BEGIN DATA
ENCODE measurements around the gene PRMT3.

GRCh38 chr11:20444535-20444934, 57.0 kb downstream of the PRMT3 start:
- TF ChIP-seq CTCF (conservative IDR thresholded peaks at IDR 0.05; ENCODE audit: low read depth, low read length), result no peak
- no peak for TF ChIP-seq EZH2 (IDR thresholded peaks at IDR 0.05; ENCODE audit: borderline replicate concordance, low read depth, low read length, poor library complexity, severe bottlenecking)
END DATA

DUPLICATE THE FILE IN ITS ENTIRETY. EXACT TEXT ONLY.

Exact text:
ENCODE measurements around the gene PRMT3.

GRCh38 chr11:20444535-20444934, 57.0 kb downstream of the PRMT3 start:
- TF ChIP-seq CTCF (conservative IDR thresholded peaks at IDR 0.05; ENCODE audit: low read depth, low read length), result no peak
- no peak for TF ChIP-seq EZH2 (IDR thresholded peaks at IDR 0.05; ENCODE audit: borderline replicate concordance, low read depth, low read length, poor library complexity, severe bottlenecking)